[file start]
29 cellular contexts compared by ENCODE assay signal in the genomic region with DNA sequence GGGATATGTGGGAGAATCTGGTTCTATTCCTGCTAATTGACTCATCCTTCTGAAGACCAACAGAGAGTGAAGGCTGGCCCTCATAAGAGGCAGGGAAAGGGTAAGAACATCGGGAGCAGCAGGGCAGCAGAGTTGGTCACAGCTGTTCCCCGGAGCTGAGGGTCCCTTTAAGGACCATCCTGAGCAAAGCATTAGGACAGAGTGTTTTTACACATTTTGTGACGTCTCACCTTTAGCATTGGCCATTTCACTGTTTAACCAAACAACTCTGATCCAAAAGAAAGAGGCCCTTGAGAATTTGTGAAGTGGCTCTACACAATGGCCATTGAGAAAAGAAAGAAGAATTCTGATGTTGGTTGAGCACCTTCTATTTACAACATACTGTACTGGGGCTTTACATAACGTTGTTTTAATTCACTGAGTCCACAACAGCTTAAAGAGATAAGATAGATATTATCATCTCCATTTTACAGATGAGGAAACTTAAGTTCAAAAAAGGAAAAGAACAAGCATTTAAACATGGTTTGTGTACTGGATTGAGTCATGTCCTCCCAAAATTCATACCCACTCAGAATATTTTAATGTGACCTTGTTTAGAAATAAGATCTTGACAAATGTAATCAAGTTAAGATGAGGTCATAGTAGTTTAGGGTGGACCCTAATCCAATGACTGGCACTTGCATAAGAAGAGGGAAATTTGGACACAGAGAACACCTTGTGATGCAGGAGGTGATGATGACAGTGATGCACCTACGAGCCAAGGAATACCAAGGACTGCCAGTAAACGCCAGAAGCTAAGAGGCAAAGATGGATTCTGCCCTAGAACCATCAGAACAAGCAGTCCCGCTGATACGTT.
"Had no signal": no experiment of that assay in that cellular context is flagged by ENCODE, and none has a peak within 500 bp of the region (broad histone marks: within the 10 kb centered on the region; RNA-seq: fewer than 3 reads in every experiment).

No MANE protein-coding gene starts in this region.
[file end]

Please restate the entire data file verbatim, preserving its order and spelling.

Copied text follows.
29 cellular contexts compared by ENCODE assay signal in the genomic region with DNA sequence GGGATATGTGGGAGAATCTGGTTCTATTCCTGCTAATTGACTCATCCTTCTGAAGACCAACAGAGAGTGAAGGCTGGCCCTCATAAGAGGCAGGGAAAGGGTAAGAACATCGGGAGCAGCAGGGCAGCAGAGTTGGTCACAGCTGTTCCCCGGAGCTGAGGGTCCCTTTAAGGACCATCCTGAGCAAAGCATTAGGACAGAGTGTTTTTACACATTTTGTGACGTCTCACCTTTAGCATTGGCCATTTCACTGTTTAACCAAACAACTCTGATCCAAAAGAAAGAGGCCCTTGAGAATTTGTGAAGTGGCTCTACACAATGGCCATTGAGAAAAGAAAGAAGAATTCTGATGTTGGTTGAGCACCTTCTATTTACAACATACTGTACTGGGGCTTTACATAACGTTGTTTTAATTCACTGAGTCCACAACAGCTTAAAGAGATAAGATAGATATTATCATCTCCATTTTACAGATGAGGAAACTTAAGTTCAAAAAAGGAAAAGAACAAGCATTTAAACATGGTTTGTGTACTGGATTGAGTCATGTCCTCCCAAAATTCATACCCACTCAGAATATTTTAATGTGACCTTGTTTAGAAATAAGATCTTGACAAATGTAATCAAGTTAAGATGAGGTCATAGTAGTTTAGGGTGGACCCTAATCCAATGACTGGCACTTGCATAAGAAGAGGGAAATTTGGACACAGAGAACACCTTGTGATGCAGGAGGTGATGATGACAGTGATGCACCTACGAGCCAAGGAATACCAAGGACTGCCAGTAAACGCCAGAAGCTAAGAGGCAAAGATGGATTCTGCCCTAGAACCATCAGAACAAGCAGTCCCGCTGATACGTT.
"Had no signal": no experiment of that assay in that cellular context is flagged by ENCODE, and none has a peak within 500 bp of the region (broad histone marks: within the 10 kb centered on the region; RNA-seq: fewer than 3 reads in every experiment).

No MANE protein-coding gene starts in this region.